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Politicized research can 'compromise' the scientific process, APA reports

A report examining the risks of politicized research on video game and the "junk science" created by national panics was recently published by the American Psychological Association.

Christopher Ferguson, who holds a Ph.D at Texas A&M International University, researched and authored the report. Ferguson writes about the Brown vs. EMA Supreme Court Case, which supported the striking down of a California law intended to ban the sale of certain violent video games to children who did not have parental supervision. The court ruled that video games were protected with other forms of media as free speech under the First Amendment.

"Although video game violence research has always been inconsistent and often limited by significant flaws," Ferguson writes in a press release, "this report notes how moral panics regarding mass homicides and historical patterns of culture war drove politicians, activists and some scholars to make extreme statements about the 'harmfulness' of violent games that could not be supported by the actual data."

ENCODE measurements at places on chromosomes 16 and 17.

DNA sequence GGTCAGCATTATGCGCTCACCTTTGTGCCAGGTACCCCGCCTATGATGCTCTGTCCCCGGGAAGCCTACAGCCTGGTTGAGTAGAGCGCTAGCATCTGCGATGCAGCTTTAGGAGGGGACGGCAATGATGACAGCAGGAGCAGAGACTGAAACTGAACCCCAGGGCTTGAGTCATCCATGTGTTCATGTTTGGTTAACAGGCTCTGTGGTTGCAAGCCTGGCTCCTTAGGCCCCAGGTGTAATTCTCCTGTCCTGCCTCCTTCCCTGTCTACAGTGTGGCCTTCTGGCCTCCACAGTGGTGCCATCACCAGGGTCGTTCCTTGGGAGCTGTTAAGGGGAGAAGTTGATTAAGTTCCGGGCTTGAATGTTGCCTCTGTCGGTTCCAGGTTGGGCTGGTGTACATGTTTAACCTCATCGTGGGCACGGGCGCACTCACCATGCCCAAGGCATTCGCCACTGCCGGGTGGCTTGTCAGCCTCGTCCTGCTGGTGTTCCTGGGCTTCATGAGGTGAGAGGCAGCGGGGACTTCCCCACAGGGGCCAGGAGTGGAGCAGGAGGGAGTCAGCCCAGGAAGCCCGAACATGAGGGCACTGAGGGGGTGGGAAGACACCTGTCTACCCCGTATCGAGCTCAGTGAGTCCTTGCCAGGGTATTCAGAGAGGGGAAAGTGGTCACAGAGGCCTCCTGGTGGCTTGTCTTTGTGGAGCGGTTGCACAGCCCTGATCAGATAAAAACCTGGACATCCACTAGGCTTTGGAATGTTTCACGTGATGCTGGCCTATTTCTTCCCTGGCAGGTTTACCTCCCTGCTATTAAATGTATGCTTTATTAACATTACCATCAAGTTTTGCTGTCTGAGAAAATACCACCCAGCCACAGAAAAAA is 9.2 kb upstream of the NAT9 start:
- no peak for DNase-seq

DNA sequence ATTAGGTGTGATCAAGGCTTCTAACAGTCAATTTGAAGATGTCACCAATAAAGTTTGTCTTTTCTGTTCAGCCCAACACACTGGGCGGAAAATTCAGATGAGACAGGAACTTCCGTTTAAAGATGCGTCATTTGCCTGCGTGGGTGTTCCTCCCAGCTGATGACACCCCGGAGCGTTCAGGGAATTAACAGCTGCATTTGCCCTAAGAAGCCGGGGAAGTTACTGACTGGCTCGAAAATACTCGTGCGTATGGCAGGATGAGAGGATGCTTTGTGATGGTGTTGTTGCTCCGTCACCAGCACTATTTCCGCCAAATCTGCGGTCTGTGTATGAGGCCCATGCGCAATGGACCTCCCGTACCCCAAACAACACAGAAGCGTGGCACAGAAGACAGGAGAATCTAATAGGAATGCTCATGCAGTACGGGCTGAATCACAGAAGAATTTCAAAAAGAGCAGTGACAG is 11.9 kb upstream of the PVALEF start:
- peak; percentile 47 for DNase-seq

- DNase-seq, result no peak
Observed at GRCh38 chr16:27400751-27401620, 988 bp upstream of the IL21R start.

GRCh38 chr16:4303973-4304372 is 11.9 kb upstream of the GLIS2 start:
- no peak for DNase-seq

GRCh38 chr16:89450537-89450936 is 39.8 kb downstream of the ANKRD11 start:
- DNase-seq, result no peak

Ferguson said that though his report was written before the Sandy Hook shootings, his work still "highlights the risks" of politicizing research, which can lead to "possible compromising in the scientific process."

Ferguson's full report is available here. Following the Sandy Hook shootings, Ferguson warned against the dangers of game burning in response to the tragedy.

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